Gregorian chant represents the continuing musical tradition of the Catholic Church. In legend, at least, the regularisation of Christian chant has been attributed to the sixth century Pope St. Gregory the Great. Gregorian chant is, in fact, the form of plainchant that largely but not entirely replaced local forms of chant during the Middle Ages. Manuscript sources are preserved from the 10th and 11th centuries, but these are clearly part of an earlier tradition. The term Gregorian chant is generally acceptable, in popular usage, to describe the official chant of the Church. This chant has musical value and interest in itself. Its historical musical importance is immeasurable, since much of the liturgical music of the Middle Ages and of the Renaissance was based on melodies drawn from this body of music. In later years, particularly in the nineteenth century, the connotations of elements of the chant continued as part of the common fund of music to which composers might refer, notably in the chant for the Dies irae (Day of Wrath) from the Requiem Mass, the opening notes of which provided a thematic allusion for Liszt's Totentanz and an id�e fixe for Rachmaninov.
Gregorian chant is monodic, modal and in free rhythm. It has a single melodic line, without harmonic or polyphonic elements; it came, at least, to make use of the eight church modes, scales represented by the white notes of the modern keyboard and starting on D (Dorian mode), E (Phrygian mode), F (Lydian mode) and G (Mixolydian mode), the names drawn from the different ancient Greek modes; the rhythm of the chant follows that of the words. It is possible to classify types of chant very simply as syllabic, neumatic and melismatic. Syllabic chant takes one note to a syllable, represented generally in the musical settings of the Psalms. Neumatic chant may use groups of from two to four notes to a syllable, as often in the hymns of Gregorian chant, and melismatic chant indicates the use of a large group of notes for one syllable, as found in the florid music for the Alleluias of the liturgy.
The liturgy of the Catholic church centres on the Mass. The Ordinary of the Mass, the elements that remain constant throughout the year, includes Kyrie(Lord have mercy), Gloria (Glory be to God in the highest), Credo (I believe), Sanctus (Holy, holy, holy) and Agnus Dei (Lamb of God). The chants of the Proper of the Mass are those that differ from day to day, according to the season or the saint or event to be celebrated. The Proper consists of introit, gradual, alleluia, tract, offertory and communion, to which may be added sequence and possible tropes, these last representing additions to the liturgy, musical, verbal or both, many of which were removed in the changes that took place as a result of the Council of Trent in the sixteenth century.
The introit is to be sung, started by one or more cantors according to the day, as the priest approaches the altar at Mass. Adorate Deum (Worship God, all you angels: Sion has heard and is glad) is the introit for the Third Sunday after the Epiphany. Da pacem (Grant peace, O Lord, to those that worship you) is the introit for Mass of the Eighteenth Sunday after Pentecost. Dominus illuminatio mea (The Lord is my light and my salvation) is the introit for the Fourth Sunday after Pentecost and Laetetur cor (Let the heart of those that seek the Lord rejoice) is the introit for Mass on the Friday after the Fourth Sunday in Quadragesima (the last Friday before Passion Sunday).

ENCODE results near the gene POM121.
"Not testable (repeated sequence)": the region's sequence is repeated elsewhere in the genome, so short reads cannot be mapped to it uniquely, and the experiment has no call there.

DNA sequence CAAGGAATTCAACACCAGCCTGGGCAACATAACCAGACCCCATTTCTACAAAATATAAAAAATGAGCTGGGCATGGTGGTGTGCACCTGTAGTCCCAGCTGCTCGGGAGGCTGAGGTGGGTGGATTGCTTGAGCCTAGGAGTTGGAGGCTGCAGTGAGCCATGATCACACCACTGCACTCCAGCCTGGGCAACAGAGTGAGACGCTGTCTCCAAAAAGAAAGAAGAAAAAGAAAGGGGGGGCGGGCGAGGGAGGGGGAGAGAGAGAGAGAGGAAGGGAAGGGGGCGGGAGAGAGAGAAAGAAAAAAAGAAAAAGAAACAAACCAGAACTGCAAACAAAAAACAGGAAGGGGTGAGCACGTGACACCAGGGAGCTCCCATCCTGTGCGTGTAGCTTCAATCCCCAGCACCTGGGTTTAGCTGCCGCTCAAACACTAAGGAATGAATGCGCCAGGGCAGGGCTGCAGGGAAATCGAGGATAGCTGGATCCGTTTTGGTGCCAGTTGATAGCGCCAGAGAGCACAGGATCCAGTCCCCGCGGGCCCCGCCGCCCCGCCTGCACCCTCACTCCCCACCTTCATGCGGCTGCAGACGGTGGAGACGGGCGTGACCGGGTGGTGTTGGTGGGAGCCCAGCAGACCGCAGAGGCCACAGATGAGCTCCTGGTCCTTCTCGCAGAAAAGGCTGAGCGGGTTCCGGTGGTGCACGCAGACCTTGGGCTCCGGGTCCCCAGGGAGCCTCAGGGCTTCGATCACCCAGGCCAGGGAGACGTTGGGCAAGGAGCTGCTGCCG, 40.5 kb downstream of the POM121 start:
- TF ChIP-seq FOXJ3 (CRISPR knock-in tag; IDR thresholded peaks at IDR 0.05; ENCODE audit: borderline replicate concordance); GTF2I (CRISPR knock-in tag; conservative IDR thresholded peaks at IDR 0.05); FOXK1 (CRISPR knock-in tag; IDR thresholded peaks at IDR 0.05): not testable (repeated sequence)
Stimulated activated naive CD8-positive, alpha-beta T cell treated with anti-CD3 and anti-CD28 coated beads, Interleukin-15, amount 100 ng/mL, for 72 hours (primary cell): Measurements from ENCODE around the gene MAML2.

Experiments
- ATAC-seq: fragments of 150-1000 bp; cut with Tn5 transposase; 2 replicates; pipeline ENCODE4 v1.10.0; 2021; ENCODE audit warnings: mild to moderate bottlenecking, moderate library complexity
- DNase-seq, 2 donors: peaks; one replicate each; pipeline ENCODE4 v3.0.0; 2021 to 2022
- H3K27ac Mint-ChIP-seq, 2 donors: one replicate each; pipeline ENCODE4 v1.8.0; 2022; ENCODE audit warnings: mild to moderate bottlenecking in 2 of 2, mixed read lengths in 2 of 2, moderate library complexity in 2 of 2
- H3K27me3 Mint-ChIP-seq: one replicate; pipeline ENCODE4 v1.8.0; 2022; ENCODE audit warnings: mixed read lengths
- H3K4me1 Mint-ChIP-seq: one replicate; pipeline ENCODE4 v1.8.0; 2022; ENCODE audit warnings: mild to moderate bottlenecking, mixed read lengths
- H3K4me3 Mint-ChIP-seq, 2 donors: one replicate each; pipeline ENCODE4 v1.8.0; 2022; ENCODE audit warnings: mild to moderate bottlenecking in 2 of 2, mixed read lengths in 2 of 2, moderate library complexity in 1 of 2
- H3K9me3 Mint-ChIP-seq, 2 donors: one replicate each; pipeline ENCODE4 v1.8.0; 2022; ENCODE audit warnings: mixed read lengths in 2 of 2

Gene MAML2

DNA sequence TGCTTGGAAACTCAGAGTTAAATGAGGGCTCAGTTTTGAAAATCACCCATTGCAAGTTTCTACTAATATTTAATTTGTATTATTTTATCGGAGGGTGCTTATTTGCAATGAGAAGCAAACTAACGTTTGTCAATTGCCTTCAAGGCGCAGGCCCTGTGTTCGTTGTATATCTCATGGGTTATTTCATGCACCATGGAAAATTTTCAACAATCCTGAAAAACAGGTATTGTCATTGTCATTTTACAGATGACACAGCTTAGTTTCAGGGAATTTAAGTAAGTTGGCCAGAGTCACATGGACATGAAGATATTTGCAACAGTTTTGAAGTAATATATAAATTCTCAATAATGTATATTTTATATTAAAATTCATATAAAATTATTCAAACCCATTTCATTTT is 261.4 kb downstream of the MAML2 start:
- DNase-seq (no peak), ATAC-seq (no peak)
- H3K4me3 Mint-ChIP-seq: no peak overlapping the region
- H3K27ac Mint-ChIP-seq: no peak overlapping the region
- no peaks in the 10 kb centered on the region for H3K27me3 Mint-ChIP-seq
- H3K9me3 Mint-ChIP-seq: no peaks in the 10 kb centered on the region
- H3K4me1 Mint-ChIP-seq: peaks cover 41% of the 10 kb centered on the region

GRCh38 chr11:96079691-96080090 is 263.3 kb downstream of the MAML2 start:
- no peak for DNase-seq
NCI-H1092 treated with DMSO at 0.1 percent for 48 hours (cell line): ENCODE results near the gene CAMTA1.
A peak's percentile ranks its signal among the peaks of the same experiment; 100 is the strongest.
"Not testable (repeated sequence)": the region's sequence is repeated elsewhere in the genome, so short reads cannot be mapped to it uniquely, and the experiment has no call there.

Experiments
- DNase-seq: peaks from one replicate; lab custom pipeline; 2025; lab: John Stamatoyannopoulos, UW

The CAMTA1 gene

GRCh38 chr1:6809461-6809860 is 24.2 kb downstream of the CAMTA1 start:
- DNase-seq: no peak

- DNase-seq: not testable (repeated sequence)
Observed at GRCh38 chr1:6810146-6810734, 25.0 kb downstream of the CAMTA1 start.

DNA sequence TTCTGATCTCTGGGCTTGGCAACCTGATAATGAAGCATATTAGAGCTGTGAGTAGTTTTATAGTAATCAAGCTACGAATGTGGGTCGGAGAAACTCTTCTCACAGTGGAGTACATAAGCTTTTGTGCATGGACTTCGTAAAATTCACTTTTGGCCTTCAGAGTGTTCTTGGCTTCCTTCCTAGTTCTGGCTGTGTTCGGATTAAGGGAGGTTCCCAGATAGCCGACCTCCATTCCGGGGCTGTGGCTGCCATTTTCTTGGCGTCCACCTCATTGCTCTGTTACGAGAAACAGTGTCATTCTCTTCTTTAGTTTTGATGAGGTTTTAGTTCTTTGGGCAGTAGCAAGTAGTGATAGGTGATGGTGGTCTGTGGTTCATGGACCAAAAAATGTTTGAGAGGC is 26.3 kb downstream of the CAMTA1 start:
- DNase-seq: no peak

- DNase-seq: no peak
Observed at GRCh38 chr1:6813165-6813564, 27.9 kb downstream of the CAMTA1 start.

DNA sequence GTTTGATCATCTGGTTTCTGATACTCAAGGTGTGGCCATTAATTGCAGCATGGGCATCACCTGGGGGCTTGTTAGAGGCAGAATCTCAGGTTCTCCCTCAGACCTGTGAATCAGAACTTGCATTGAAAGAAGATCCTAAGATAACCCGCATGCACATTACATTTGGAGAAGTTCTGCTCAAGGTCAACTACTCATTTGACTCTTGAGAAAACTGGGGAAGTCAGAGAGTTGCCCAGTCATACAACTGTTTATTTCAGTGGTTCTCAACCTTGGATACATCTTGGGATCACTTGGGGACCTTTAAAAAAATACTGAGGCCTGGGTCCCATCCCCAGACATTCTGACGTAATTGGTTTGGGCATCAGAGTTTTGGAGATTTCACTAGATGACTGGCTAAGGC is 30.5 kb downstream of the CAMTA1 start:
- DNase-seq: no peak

The gradual and the alleluia come after the chanting of the Epistle, bridging the gap between it and the chanting of the Gospel. Dirigatur (Let my prayer go up as incense) is the gradual for Mass on the Nineteenth Sunday after Pentecost, elaborately melismatic in form. Domine, Dominus noster (O Lord, Our Lord, how wonderful is your name) is the gradual for the Ninth Sunday after Pentecost and lacta cogitatum tuum (Casty our thoughts on the Lord) is for the Sunday within the Octave of the Feast of the Sacred Heart. Laetatus sum (I was glad when they said to me) is the melismatic introit for Mass on the Fourth Sunday of Lent.
The highly melismatic alleluia verse Adorabo (I shall worship in your holy temple) is part of the Mass for the Dedication of Church and the De profundis (Out of the depths) is from the Mass for the Twenty- hird Sunday of Pentecost. Deus judex justus (God, just judge) follows the gradual lacta cogitatum tuum on the Sunday within the Octave of the Sacred Heart and Laudate Deum (Praise God) is the alleluia verse for the Second Sunday after the Epiphany.
The offertory follows the singing of the Credo, preceding the offering of bread and wine. De profundis (Out of the depths) is the offertory of the Twenty-Third Sunday after Pentecost, its text slightly different from the alleluia verse on the same day. Domine convertere (Turn, O Lord) is the neumatic offertory for Mass on the Sunday within the Octave of Corpus Christi, while Jubilate Deo (Rejoice in God) is the offertory of the Mass of the Second Sunday after the Epiphany. Justitiae Domini (The true justice of the Lord) is to be sung as the offertory on the Third Sunday of Lent.
The communion verses are chanted at the communion in the later part of the Mass Circuibo (I shall go about and sacrifice) is the communion verse for Mass on the Seventh Sunday after Pentecost and Dominus dicit: Implete hydrias (The Lord says: fill the water-jars), a reference to the Marriage Feast at Cana, the Gospel for the day, is for the Second Sunday after the Epiphany. Dominus firmamentum meum (The Lord is my strength) is the communion verse for the Fourth Sunday after Pentecost and Qui manducat (He who eats my flesh) for the Ninth Sunday. Gustate etvidete(Taste and see how gracious is the Lord) is sung on the Eighth Sunday of the same season.
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